no, it's referring to a theoretical sauce made by an unlicensed person selling it to the public, and there were some referenced in posts before that about people assuming responsibility for their own health. The point was that if JoeBlow saw a sauce labeled like that, would he know there were potential health issues?

edit-
here's the original theoretical question-

Does JoeBlow CPA have that same basic food knowledge [as most of us onTHP]? What would you think of if you saw a sauce in a woozy bottle with the ingredients listed as "jalapenos, onions, garlic, salt, spices"?

JoeBlow would think "WOW! I love those Flavors! This sounds like a great sauce!" But what's the problem with the sauce described above?"

And the question still stands- what are the problems with that sauce?
 
So no acidity, and I have no idea what "spices" are. Also the order of ingredients indicates that Jalapeno is the most prominent ingredient, which is weird. Also since there's no liquid of any kind listed I'm not sure how this is a "sauce" - seems like it'd be more like a paste. I also don't know what kind of salt they're using - could be iodized salt (complete with anti-caking agent).
 

salsalady

Business Member
well, the other issue I was trying to portray is-
it is safe to sell a sauce made with those low acid ingredients if it had been pressure canned.

Woozy bottles with plastic caps cannot be pressure canned. So, by looking at the ingredients and seeing (1)no acid in the sauce, and (2) it's packaged in a woozy bottle that I know can't be pressure canned...I wouldn't touch that with a 50 foot pole! If those same ingredients were sold in a glass jar with a metal lid (the kind that "pop" when opened), I would know it had been pressure canned. The lack of acid is not an issue and I would have not problem at all buying that sauce.

Bringing this back to JoeBlow consumer, I seriously doubt JoeBlow would know those things.
 
well, the other issue I was trying to portray is-
it is safe to sell a sauce made with those low acid ingredients if it had been pressure canned.

Woozy bottles with plastic caps cannot be pressure canned. So, by looking at the ingredients and seeing (1)no acid in the sauce, and (2) it's packaged in a woozy bottle that I know can't be pressure canned...I wouldn't touch that with a 50 foot pole! If those same ingredients were sold in a glass jar with a metal lid (the kind that "pop" when opened), I would know it had been pressure canned. The lack of acid is not an issue and I would have not problem at all buying that sauce.

Bringing this back to JoeBlow consumer, I seriously doubt JoeBlow would know those things.

I've been making sauce for 7 years and *I* wouldn't know those things. I know nothing about pressure canning, or canning in general. I know what I know because of what I've done - pasteurizing, hot packing, etc.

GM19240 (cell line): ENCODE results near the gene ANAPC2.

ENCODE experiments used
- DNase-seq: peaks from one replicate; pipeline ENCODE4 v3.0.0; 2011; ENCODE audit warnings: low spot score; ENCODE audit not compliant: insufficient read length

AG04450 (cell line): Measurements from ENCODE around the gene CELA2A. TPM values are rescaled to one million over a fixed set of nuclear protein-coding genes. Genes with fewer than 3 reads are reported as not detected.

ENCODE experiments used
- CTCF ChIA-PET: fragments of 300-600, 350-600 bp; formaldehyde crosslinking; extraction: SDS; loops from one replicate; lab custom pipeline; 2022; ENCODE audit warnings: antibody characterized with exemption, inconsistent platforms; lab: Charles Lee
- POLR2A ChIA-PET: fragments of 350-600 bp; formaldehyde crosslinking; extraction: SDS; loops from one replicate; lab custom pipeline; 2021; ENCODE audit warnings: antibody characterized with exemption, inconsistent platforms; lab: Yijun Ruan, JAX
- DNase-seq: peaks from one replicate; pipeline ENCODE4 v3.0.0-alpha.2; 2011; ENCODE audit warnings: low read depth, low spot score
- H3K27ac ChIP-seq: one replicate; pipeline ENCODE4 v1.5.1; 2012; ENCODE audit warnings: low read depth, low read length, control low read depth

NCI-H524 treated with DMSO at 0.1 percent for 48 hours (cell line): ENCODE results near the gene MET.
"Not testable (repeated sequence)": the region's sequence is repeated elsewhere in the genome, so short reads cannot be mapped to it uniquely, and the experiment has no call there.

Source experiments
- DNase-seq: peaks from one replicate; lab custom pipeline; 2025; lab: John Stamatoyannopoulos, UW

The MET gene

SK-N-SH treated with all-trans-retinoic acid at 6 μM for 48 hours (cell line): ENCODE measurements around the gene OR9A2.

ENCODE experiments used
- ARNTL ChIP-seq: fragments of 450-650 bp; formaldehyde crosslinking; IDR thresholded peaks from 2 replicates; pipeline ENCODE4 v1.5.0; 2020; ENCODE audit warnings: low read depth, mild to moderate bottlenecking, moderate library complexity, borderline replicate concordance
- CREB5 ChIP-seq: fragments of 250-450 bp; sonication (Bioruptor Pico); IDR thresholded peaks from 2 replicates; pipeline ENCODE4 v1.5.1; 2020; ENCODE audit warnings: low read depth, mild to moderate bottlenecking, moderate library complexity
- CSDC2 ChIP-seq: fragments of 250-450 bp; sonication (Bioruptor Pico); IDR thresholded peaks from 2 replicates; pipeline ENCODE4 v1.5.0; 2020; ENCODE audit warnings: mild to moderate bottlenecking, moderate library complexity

I'd just assumed this was a pasteurized hot-packed "sauce" - though like I said, can't see how it would be anything but a paste without liquid (other than a little from the onion/peppers).

So you're absolutely correct - Joe Blow will know far far far less.
 
salsalady said:
:lol:


no, it's referring to a theoretical sauce made by an unlicensed person selling it to the public, and there were some referenced in posts before that about people assuming responsibility for their own health. The point was that if JoeBlow saw a sauce labeled like that, would he know there were potential health issues?

edit-
here's the original theoretical question-

Does JoeBlow CPA have that same basic food knowledge [as most of us onTHP]? What would you think of if you saw a sauce in a woozy bottle with the ingredients listed as "jalapenos, onions, garlic, salt, spices"?

JoeBlow would think "WOW! I love those Flavors! This sounds like a great sauce!" But what's the problem with the sauce described above?"

And the question still stands- what are the problems with that sauce?
 
just want to add one thing to your very informative posting here,  in this day and age when every other person seems to have a ridiculous allergy to one thing or another, "spices" doesnt quite cut it.  what if they are alergic to cumin, or turmeric, or black pepper (my sister has that one, but she can eat white pepper just fine) , etc etc...   if you just put spices on the label there are a lot of people who will just not buy it because they wont know if it has their particular allergen in it... and then there are the ones who will buy it because it doesn't specifically mention something they are allergic to and then they will have a reaction (sometimes quite serious) and that could open up a legal can of worms you just don't want to deal with.
 

salsalady

Business Member
Exactly.  My brother-in-law is deathly allergic to onions, to the point that a spice mix with onion powder made him sick for 2 days. 
 
Are you saying that onion was hidden under "spices"? Onion isn't a spice, that's bad.

Oh and Lucky Dog, assuming that the hypothetical sauce doesn't use an unlisted ingredients, my thoughts are it would probably be made with frozen peppers that have picked up condensation and such. If they've been left out the freezer too long, my experience says they'll have gained a good bit of moisture but also gone mushy and not be at their nicest.
I wouldn't recommend it but it would solve the lack of liquid.
 
There's a black market for my illegal hobby sauce. The fact that it might kill you makes it more intriguing...